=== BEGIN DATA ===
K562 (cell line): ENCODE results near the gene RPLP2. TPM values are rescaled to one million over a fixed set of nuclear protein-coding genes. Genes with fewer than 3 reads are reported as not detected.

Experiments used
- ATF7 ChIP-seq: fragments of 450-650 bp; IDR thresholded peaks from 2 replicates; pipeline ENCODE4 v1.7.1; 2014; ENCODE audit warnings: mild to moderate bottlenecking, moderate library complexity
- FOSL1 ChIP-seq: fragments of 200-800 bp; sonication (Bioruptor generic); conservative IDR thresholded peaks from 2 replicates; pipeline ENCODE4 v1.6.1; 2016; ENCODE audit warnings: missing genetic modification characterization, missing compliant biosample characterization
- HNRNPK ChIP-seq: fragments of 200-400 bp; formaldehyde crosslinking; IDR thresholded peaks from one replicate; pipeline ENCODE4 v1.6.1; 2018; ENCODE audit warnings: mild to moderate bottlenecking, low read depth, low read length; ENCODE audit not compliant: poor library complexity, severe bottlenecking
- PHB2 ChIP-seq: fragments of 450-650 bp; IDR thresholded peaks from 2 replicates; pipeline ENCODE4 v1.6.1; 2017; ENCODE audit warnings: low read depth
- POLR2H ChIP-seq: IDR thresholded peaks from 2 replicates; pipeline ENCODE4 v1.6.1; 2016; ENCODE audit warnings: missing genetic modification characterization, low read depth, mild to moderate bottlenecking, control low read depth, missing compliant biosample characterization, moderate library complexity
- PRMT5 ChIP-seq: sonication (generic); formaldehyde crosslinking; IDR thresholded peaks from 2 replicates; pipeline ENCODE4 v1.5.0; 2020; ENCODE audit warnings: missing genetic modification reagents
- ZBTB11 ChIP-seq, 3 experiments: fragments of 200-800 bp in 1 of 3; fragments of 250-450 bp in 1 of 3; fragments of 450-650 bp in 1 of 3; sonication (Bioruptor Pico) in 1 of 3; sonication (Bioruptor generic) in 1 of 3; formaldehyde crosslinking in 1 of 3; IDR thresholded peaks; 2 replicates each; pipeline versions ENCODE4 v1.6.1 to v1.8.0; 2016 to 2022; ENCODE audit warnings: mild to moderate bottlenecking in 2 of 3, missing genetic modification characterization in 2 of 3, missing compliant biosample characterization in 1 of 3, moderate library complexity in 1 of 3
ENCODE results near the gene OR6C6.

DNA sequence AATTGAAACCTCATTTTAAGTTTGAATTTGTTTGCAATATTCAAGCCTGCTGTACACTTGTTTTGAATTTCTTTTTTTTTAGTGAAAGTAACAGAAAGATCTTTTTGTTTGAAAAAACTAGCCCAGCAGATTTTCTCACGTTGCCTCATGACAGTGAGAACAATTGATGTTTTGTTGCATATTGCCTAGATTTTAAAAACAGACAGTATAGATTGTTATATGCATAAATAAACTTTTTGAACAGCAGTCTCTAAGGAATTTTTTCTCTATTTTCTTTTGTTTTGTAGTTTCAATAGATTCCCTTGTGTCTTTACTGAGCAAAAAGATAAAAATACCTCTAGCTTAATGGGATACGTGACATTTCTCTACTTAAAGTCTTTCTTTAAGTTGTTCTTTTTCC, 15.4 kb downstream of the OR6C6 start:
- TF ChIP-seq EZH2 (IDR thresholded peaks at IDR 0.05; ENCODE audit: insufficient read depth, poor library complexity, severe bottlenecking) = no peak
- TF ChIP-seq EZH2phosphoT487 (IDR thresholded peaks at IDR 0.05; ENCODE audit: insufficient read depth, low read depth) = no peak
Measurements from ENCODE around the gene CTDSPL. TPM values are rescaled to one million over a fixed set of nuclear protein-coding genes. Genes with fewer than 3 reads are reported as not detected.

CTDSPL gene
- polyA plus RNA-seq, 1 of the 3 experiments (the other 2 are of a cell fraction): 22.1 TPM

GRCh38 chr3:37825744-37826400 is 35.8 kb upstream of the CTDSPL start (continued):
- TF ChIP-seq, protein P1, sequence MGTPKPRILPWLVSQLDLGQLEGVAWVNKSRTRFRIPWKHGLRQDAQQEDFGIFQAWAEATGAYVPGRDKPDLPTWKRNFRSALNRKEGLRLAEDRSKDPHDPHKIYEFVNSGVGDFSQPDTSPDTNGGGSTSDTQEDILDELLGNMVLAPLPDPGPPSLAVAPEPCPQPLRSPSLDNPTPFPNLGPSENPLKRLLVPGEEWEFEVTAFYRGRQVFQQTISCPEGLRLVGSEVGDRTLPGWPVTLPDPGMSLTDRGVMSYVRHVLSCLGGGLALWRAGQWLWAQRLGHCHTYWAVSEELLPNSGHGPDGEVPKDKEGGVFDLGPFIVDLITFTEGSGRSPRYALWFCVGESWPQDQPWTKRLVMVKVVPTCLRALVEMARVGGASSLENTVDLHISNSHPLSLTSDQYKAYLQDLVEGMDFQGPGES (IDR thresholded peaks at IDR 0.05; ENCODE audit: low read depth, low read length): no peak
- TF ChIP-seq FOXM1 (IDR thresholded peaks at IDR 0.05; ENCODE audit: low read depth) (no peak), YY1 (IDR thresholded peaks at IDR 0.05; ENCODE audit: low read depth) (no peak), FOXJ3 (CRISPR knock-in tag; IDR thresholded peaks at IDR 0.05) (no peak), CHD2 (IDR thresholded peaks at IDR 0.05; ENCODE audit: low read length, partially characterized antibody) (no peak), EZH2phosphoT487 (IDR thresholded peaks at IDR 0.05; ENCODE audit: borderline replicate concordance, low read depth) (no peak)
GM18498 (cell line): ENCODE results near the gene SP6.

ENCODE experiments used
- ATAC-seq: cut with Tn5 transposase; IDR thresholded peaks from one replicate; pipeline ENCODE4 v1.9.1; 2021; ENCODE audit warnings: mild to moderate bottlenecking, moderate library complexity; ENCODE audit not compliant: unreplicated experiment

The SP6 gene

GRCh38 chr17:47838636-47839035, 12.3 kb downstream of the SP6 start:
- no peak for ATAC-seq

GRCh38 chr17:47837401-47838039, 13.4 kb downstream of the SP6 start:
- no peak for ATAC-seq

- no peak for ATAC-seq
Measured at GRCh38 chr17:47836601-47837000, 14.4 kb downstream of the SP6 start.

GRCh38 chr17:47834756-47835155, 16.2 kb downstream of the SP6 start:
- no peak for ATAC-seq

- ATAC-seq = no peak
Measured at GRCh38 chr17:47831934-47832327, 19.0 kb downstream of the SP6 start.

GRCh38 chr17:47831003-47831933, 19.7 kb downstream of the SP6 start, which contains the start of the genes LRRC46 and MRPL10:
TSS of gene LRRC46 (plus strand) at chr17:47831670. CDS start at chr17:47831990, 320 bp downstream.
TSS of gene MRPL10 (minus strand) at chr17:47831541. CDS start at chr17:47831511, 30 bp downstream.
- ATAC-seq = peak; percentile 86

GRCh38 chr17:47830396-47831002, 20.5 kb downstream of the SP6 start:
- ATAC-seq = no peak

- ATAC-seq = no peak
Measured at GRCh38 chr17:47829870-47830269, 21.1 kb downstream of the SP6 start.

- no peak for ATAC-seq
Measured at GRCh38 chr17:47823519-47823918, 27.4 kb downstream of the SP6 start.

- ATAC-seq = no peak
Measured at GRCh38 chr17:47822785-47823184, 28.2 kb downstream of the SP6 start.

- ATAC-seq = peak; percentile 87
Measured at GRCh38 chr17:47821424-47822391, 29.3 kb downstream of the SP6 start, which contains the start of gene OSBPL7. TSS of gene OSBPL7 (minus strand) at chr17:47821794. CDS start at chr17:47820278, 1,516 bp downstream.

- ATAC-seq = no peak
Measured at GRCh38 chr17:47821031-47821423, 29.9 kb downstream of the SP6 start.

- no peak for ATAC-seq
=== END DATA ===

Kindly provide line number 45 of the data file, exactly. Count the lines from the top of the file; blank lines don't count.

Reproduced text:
Measured at GRCh38 chr17:47822785-47823184, 28.2 kb downstream of the SP6 start.